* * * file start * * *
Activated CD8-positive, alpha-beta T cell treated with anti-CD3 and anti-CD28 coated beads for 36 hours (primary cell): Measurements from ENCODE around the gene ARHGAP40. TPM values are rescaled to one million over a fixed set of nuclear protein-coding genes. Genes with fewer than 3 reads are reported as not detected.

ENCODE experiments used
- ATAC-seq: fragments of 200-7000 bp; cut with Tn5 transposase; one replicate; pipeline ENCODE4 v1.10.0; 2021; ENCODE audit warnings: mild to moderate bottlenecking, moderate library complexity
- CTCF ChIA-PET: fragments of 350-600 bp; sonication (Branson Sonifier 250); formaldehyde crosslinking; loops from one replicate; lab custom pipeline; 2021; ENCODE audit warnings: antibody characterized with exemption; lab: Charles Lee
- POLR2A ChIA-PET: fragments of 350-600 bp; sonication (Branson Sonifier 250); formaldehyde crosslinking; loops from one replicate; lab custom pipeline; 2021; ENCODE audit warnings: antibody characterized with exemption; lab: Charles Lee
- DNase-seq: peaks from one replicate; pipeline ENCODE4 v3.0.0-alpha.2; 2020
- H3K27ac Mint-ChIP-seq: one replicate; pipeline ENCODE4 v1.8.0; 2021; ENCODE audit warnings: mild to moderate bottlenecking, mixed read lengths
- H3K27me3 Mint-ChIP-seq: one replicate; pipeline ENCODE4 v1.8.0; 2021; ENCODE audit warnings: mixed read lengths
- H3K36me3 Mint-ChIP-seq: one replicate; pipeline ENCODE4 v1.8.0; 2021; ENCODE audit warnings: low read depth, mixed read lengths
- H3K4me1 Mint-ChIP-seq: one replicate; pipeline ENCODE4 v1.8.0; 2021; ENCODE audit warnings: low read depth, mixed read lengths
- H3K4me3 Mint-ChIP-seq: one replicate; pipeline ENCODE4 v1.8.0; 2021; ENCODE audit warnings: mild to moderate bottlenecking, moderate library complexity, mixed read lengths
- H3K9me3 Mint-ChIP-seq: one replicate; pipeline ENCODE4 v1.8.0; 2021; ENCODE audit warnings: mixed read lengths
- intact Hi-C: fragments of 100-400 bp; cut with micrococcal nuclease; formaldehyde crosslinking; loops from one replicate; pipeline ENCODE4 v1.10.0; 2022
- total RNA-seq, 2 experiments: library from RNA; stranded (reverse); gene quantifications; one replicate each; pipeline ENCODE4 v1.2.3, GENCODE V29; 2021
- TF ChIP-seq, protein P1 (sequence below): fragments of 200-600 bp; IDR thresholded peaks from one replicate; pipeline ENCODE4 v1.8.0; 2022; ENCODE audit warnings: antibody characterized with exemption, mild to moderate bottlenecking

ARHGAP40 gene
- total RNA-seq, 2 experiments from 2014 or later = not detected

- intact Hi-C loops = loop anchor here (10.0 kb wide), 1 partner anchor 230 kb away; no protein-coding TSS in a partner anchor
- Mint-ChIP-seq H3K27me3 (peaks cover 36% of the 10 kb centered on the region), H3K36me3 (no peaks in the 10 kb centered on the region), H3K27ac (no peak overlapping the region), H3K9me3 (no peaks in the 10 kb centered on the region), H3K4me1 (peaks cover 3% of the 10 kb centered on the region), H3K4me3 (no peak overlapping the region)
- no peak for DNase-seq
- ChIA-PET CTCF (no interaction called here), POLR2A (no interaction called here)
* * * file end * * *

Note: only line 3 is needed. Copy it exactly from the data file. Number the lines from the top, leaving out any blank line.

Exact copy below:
- ATAC-seq: fragments of 200-7000 bp; cut with Tn5 transposase; one replicate; pipeline ENCODE4 v1.10.0; 2021; ENCODE audit warnings: mild to moderate bottlenecking, moderate library complexity